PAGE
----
Along with the rebuilding agreement would be an Obama-enforced U.S. insistence that any attempt at a fourth Gaza “mowing the grass” invasion would automatically cut off the annual $3.5 billion grant from U.S. tax payers.

Finally, let us have no more phony peace process discussions. Instead, the U.S. would impose an agreement that would begin with the green line and end with the elimination of the check points within the Palestinian territories.

Palestinian political prisoners should be set free.  Their freedom must not continue as hostage to the unworkable peace process.

President Obama has two years left in the White House to implement the Obama Doctrine. His actions would provide energy to a growing college student movement to support Palestine freedom.

College students around the world could catch fire from the Obama Doctrine and from the example set by universities like Exeter in southwest England who have just voted “overwhelming in support of a boycott of goods produced in illegal Israeli settlements”.

Eighty-six percent of the student body at the University of Exeter, the largest voter turnout in the history of the university, endorsed the boycott referendum.

The video below further documents the necessity of such a shift in U.S. foreign policy toward Gaza, Israel and the West Bank.

The video (four minutes), produced after this summer’s invasion, is by the Palestinian video company, Mediatown. It offers a contrast between what Gaza had been prior to Israel’s post-2006 invasions, and what a free Gaza could become once again.

The picture at top of the aftermath of an August, 2014, Israeli bombardment of a Gaza compound is from The Guardian.  It is a Reuters photo taken by Mohammed Salem. The Netanyahu-Obama picture is by Reuters.  It ran in the Atlantic. The video is from Mediatown. 

Posted in Gaza, Hillary Clinton, Iran, Israel, Jeb Bush, Middle East, Middle East Politics, Netanyahu, Obama, Palestinians | 10 Comments

U.S. Leaders: “Listen to this Irish Senator”

by James M. WallIrish Senator Averil Power You Tube

Irish Senator Averil Power (at right) stood before the Senate of Ireland this week and offered a motion which calls for the Irish Government to:

“formally recognize the State of Palestine and do everything it can at the international level to help secure a viable two-state solution to the Israeli-Palestinian conflict.”

The government parties agreed to the motion “without us actually having to push it to a vote,” Power said.

Are you listening, U.S. leaders?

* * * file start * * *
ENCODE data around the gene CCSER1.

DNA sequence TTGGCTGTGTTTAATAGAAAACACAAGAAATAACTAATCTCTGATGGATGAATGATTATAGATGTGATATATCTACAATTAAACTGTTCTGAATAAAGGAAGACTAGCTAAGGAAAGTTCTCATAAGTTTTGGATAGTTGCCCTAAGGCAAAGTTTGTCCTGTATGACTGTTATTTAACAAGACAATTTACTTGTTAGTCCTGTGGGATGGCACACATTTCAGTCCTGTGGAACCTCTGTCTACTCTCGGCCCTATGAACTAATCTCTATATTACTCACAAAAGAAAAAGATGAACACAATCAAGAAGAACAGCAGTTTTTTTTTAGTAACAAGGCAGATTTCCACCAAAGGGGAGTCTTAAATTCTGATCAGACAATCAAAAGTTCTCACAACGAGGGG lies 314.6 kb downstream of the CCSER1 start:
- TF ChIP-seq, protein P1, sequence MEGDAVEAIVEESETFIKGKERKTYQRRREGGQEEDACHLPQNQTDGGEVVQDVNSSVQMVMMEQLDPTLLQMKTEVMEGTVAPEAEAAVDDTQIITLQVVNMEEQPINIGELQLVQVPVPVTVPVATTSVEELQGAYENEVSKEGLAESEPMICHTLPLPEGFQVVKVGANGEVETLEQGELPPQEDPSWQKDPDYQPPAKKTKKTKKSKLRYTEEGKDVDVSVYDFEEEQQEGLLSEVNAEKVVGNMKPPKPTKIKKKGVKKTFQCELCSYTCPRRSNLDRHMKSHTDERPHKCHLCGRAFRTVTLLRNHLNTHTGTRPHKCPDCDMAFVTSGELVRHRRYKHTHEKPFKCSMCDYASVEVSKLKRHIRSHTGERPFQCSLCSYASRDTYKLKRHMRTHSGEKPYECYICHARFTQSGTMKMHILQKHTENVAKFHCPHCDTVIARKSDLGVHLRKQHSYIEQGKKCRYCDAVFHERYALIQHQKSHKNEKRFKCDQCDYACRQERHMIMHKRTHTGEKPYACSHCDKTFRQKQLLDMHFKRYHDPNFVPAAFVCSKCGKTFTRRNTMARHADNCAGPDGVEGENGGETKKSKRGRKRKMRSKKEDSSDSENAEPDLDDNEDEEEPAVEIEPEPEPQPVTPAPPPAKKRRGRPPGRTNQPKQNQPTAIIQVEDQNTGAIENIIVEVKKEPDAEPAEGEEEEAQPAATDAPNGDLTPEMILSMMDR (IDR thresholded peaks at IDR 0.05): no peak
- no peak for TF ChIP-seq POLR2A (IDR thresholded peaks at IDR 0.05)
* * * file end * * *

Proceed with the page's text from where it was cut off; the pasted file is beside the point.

If you are listening, be aware, Ireland is way ahead of you in taking a stand for justice for Palestine.

The Times of Israel recalls that “Ireland was the first European country to recognize the Palestine Liberation Organization.”

Ireland joins Sweden and the British House of Commons to express support for Palestinian statehood. A similar motion is pending before the Spanish Congress.

In support of her motion, Senator Power told the Irish Senate:

“By joining Sweden and other EU states in recognizing Palestine, we will make it clear that statehood is a right of the Palestinian people. It is not an Israeli bargaining chip for them to play in their sham negotiations.”

Senator Power, who is from the center-right Fianna Fáil (Republican Party) added:

 “In doing so we will create pressure on Israel to pursue a genuine peace process that has a real prospect of delivering peace and justice for both Israelis and Palestinians alike.”

In her speech, Power accused Israel of having implemented an “apartheid regime in the West Bank that denied Palestinians basic human rights that their Israeli counterparts take for granted.”

She added, “Without wider recognition of the State of Palestine, Palestinian representatives are in a weaker position at the negotiation table”.

Are you listening, U.S. leaders? 

In recent months, a few U.S. religious bodies have heard voices denouncing injustice.   Two U.S. Christian bodies–the Central Pacific Conference  and the Connecticut Conference, both in the United Church of Christ–have voted to endorse the BDS movement to apply economic pressure on Israel to “pursue a genuine peace process”.

Other Christian denominational bodies are considering future resolutions that would urge Israel to take seriously the moral imperative to end its occupation of Palestine.

These religious bodies move slowly, but in time, some state, regional and national assemblies will debate, and vote on, actions that support justice for Palestine.

In their deliberations, they will want to listen to foreign political leaders with a conscience, parliamentarians like Irish Senator Averil Power, and rather unexpectedly, the president of Israel, Reuven Rivlin (at left), who had stern words for his nation Sunday: Reuven_Rivlin

“The time has come to admit that Israel is a sick society, with an illness that demands treatment, President Reuven Rivlin said at the opening session on Sunday of a conference on From Hatred of the Stranger to Acceptance of the Other.

Both Rivlin and Prof. Ruth Arnon, president of the Israel Academy of Sciences and Humanities, which organized the conference at its premises on the capital’s Jabotinsky Street, spoke of the painful and bloody summer, and the resultant resurgence of animosity between Arabs and Jews that had escalated to new heights.